Mackinaws   ,        60
Pants          46
Uniforms pressed and repaired       193
Suits pressed and repaired  :       52
Total articles   1,654
Shoemaking Department.
(One man and eight boys.)
During the year this department did considerable minor repairs to harness, belts, straps,
etc., from the Farm Department, in addition to the following:—
Credits.
New boots made, 193 pairs at $5.50 per pair   $1,061 50
Boots repaired, 1,032 pairs at $2 per pair      2,084 00
Total credits   $3,125 50
Debit.
Shoe-finding and replacements  $1,084 03
Blacksmith Department.
In this department all of the minor repairs to farm machinery and implements are carried
out. Shovels are rehandled, pickaxes sharpened, bolts made, and a hundred-and-one things
attended to that would be expensive if purchased outside. The usefulness of this department
will be increased in the future as it is now better housed and equipped.
Paint Department.
(One man part time and three boys.)
The following work has been done during the year by the Paint Department: Completion
of auditorium, interior and exterior, all three-coat work on exterior and three-coat work on
interior. New blacksmith-shop received three coats of paint. Painting No. 1 cottage, interior
only, received three coats of paint throughout. All fence-work around the grounds received
two coats of paint. Painting of new calf-barn, interior and exterior, all two-coat work, besides
considerable limewashing. All this work being in addition to that done by the Public Works
Department.
Garage.
(Two boys.)
In this department all minor repairs and cleaning of cars are done by the boys, which
means a considerable saving; in fact, our expenses in connection with the upkeep of cars during
the year was very much less than last year, due chiefly to the good condition of the roads and
the installation of a new gasolene-pump.
Grading and General Work.
(One man and new-comers and all difficult boys.)
During the year considerable work has been carried out on the sports-field and hundreds
of yards of drain dug. We also erected fences around pasture-fields and poultry-runs, as well
as excavating for new auditorium and building of roads and parks to same. This group is at
present engaged in putting down curbs and general improvements around the buildings under
the direction of the Public Works Department. Plumbing ajstd Engineering Departments.
(One man and six boys.)
In this department a great deal of work is accomplished that cannot very well be shown
in black and white, but which aggregates in the year to a considerable amount. Appended is
an extract from report submitted by our plumber and engineer:—
" I beg to submit report on the plumbing, heating, and electrical departments of your school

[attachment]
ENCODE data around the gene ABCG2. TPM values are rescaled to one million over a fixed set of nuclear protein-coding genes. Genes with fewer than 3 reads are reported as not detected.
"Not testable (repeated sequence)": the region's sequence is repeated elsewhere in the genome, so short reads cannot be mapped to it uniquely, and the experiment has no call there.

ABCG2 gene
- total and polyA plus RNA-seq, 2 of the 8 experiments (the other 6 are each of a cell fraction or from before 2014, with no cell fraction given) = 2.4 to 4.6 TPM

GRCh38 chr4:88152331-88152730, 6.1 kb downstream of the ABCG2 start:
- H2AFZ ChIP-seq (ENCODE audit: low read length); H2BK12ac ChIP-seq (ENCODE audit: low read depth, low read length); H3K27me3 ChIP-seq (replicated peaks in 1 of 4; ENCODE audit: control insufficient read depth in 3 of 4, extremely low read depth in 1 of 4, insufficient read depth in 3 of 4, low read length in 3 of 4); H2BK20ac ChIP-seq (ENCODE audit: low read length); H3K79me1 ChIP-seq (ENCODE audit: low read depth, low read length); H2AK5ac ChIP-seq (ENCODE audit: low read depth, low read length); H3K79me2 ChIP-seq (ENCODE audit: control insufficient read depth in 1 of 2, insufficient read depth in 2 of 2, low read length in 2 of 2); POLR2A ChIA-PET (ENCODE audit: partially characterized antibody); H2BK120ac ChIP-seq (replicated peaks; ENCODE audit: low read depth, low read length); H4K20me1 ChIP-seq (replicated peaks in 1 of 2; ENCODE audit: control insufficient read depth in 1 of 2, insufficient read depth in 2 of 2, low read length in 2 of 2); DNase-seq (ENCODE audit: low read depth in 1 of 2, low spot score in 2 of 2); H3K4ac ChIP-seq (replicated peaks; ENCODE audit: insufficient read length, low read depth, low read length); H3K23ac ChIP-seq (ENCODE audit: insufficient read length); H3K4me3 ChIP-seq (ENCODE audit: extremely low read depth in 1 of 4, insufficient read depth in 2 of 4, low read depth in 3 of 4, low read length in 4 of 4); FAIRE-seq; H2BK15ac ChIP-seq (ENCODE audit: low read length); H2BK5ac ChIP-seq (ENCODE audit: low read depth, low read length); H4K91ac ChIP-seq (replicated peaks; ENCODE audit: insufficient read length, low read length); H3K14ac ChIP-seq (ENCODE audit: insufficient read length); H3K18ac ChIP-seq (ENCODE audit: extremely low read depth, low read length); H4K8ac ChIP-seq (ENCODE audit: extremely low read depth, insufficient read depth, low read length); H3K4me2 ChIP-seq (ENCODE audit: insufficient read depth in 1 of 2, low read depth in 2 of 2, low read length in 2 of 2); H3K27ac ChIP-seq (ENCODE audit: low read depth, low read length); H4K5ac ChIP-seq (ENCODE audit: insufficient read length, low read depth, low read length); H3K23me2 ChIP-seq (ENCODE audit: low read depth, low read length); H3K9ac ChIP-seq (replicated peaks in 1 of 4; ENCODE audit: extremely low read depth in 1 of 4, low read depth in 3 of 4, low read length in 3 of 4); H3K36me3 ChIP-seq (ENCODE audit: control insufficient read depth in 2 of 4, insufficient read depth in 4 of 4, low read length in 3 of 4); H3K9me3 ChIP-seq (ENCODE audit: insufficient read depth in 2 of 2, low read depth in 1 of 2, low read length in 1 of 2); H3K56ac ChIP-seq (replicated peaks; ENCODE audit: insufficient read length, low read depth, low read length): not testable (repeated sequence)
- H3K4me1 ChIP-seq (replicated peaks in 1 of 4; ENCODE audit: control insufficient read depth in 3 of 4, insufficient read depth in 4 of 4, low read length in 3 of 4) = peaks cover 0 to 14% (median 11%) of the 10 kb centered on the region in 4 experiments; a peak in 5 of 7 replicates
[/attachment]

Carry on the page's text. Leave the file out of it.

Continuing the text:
from May 8th, 1924, to March 31st, 1925.
" To begin with, I find that the care of plumbing fixtures, sewers and drains, regulating
water-supply to avoid excessive use of water, watching heating plants and electrical motors in
various shops and buildings causes one man to step lively.
"The sewerage system gave us a lot of trouble last year owing to faulty joints. I found
cement joints made with plenty of cement, sticking up and never swabbed out, causing drains
to block up and the necessity of excavating, taking up and relaying the same.
" Another big undertaking was practically all the catch-basins and cement boxes for various
valves, etc., had water-drains leading into them, but no outlet drain, causing boxes to be full
and overflowing with water and making it compulsory to put in outlet drains. Five hundred
dollars would not cover this work if it had been done by outside lielp.
" On the general repairs a great deal of mending has been done to avoid laying new traps,
etc., in addition to the erection of the large new building (school-rooms and auditorium), causing
quite a large job of plumbing with twenty-one fixtures, all the necessary drains, traps, and
septic tank, also the necessary separate water-supply with fire-hydrants, a heating plant with
1,000 feet of radiation distributed through the building, with a boiler large enough to heat in
addition the proposed swimming-tank and gymnasium.
"Water has been laid to the new blacksmith-shop. Another quite big undertaking has been
completed in the way of water-supply, where some 1,600 feet of pipe has been laid, connecting
up all the buildings that is supplied (except for a dry season in summer) from a lake above
the school.
" In the sick-room and cell-room alterations were done with plumbing and two new bathtubs installed. In the electrical department a great deal of alterations, rewiring, and extensions
have been made with repairs to electrical motors for the various shops, also the wiring of the
new blacksmith-shop, sick-rooms, and cell-rooms.
"All of which is respectfully submitted. "(Sgd.)    E. Keith."
Public Works.
During the year considerable improvements have been made around the grounds by the
Tublic Works Department, amongst them being the installation of a road-lighting system,
interior decorating of No. 2 cottage, new curbing, and providing plans for the new swimming-
tank and gymnasium.
Carpenter Department.
(One man and seven boys.)
This department has been kept busy during the year with constructive work, amongst the
most important being the completion of the new auditorium and class-rooms, a splendid building
and a great asset to the institution. New paint and blacksmith shops, calf-pens, as well as
several hundred feet of picket fences and trellis-work. In addition to this work, new tables